Carroll said some cases would have resulted in
mandatory license revocations because of court
convictions.“They are automatically revoked,” she said,
“and that was not happening. That was one of the
things that pushed me.

“There were stacks of paper everywhere. Some
were in desks and some in boxes. They hadn’t
been entered into the computers. Student
assistants were finding those serious convictions
in some of those stacks.”
The day of that discovery,
she said, “my heart dropped.”
One case left
unaddressed for three years involved a middle
school teacher arrested for allegedly showing
pornography to a student, she said. When the
commission finally pursued it, they could no
longer find witnesses.

“That person is still teaching today,” she said.

When she sounded the backlog alarm with
colleagues, she said, “I was shunned like I was
radioactive.” Then, according to the lawsuit,
Armstrong told commissioners at a public meeting
in August 2009 there were only little backlogs
from time to time.

Siegel said when Carroll raised the issue, executives
at the commission “basically blew her off.”
In mid December 2009, Carroll turned to the
Bureau of State Audits’ whistleblower hotline
and later spoke to a member of then-Senate
President Pro Tem Darrell Steinberg’s staff.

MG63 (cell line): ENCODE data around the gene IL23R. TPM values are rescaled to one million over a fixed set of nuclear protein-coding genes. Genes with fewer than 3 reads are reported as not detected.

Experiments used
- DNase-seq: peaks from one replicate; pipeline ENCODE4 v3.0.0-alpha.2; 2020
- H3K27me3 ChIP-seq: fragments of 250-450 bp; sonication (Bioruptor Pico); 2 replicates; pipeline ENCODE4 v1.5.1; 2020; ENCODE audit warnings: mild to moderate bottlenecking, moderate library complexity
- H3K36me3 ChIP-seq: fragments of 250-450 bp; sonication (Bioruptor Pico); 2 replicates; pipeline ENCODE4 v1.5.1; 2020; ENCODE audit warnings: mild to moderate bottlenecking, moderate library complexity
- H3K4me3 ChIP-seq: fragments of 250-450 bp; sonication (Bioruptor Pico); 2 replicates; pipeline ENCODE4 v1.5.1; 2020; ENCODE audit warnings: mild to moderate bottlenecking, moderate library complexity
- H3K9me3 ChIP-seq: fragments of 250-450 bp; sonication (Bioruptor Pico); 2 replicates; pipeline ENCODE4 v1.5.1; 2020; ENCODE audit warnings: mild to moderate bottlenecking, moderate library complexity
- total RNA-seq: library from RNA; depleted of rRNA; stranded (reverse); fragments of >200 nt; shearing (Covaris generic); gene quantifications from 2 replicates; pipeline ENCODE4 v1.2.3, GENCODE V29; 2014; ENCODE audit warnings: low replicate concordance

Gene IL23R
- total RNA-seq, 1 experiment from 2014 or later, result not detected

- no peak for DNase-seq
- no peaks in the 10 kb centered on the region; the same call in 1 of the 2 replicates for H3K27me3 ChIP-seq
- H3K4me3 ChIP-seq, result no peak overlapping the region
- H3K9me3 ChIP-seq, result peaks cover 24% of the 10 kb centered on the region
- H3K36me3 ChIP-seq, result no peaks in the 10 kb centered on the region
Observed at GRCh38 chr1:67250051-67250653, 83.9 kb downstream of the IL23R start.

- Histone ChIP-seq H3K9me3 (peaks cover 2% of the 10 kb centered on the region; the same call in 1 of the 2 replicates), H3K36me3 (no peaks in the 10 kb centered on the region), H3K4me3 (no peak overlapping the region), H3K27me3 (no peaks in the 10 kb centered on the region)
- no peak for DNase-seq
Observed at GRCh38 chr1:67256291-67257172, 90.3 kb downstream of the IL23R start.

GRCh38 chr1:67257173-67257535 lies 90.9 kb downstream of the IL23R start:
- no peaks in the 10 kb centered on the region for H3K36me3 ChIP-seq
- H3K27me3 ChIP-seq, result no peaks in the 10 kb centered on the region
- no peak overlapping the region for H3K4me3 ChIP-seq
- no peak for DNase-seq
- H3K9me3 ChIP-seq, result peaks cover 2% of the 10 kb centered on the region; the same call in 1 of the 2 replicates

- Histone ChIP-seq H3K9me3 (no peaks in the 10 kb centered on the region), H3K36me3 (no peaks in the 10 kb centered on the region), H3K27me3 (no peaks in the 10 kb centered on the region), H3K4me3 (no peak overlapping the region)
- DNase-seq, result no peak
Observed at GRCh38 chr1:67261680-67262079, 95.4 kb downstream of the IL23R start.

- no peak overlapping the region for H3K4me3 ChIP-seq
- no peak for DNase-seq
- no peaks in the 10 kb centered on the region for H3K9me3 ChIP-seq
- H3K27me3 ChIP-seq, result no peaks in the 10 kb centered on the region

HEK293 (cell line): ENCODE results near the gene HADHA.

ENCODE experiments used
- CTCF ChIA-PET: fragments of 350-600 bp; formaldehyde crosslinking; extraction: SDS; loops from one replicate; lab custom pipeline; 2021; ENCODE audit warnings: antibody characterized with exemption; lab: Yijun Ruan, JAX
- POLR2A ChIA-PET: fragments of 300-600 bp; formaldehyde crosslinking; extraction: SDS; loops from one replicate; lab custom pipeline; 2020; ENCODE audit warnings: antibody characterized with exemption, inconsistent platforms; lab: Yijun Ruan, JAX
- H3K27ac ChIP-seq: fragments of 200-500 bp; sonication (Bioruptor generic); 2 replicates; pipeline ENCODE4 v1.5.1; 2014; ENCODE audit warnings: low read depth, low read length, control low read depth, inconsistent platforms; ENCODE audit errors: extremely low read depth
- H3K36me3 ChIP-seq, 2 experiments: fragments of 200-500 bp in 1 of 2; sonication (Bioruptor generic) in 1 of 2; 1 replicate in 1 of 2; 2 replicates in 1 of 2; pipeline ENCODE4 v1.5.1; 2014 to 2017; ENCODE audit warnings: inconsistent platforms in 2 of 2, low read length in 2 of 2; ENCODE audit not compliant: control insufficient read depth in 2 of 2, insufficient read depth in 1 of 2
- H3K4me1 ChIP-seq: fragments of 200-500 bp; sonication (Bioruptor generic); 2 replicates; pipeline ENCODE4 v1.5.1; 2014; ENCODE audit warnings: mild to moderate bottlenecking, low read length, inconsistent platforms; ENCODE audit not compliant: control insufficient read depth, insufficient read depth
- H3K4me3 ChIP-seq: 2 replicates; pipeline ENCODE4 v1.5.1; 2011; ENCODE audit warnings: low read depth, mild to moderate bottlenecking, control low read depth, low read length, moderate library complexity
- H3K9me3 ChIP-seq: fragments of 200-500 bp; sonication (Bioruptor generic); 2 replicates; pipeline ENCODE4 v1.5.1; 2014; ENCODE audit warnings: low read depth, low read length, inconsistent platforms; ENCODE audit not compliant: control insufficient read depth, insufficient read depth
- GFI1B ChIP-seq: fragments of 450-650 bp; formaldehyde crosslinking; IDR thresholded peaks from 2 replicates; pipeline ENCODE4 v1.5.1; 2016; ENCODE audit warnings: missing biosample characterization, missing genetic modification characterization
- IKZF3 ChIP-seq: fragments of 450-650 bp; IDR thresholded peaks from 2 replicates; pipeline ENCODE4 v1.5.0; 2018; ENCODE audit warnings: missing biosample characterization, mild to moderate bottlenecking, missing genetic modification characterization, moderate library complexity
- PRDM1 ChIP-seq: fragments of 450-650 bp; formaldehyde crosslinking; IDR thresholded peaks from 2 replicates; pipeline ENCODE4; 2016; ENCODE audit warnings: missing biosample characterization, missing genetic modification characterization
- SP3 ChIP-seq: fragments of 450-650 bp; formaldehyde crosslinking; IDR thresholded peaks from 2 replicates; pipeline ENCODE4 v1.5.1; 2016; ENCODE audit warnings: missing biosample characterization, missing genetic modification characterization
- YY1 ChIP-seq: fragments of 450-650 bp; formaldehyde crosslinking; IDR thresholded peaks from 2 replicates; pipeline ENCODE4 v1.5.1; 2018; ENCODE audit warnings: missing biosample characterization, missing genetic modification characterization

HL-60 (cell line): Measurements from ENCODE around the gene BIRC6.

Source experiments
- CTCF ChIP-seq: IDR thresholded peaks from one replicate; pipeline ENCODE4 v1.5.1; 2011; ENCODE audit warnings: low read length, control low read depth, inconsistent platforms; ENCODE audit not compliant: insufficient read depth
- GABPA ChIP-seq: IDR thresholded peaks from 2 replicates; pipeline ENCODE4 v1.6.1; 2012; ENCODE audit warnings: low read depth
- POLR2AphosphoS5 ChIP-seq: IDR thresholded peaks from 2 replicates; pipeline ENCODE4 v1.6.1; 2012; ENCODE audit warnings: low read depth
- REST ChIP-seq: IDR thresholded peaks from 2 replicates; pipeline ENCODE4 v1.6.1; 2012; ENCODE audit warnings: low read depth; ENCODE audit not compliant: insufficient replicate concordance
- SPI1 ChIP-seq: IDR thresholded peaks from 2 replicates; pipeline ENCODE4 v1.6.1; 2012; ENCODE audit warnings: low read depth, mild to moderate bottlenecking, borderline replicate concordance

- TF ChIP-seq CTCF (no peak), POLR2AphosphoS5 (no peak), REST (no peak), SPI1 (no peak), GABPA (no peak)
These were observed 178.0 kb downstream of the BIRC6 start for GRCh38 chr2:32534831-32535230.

“They did their due diligence and concluded
she knew what she was talking about,” he said.
Steinberg requested the audit, which began in

Siegel described Carroll as an admirable
character who “went out on a limb” for what
she believed. He said that in the months
leading up to Carroll’s firing in November
2010, some of the commission’s executive
leadership “began plotting to see how they
could get rid of her.” They tried to lay her off,
proposing her elimination as a cost-cutting
measure tied to just one employee, according
to the suit. Ultimately, the commission fired her

The audit found major flaws in nearly every
aspect of the commission regulatory process,
including lapses in launching investigations,
gathering facts, tracking cases and revoking
or suspending teacher credentials for
The backlog reached 12,600
cases at one point. Surveys tied to the
audit showed that 40 percent of
employees said hiring and promotion at
the agency were compromised by family
relationships or favoritism. And 43
percent of respondents at the
commission said they feared retaliation if
they filed a grievance or formal

At a Joint Legislative Audit Committee hearing
in May 2011, then-Assemblyman Ricardo Lara,
a Bell Gardens Democrat, said he wanted to
see a shake-up of the commission’s 15-
member governing board and called for
resignations at the head of the agency.

“Somebody needs to be held accountable for
the gross mismanagement of the commission,”
said Lara, who chaired the committee and is
now a state senator. The next month,
Executive Director Dale Janssen said he would
Ex-Poway Supe Can No Longer Teach or Manage Schools
By Ashly McGlone
Voice of San Diego
Aug. 3, 2017

Fired Poway Unified School District superintendent John Collins can no longer teach or manage public schools in

The California Commission on Teacher Credentialing revoked Collins’ teaching and administrator credentials effective
July 23 due to “misconduct,” according to the commission’s website. No other details about the action were
immediately available...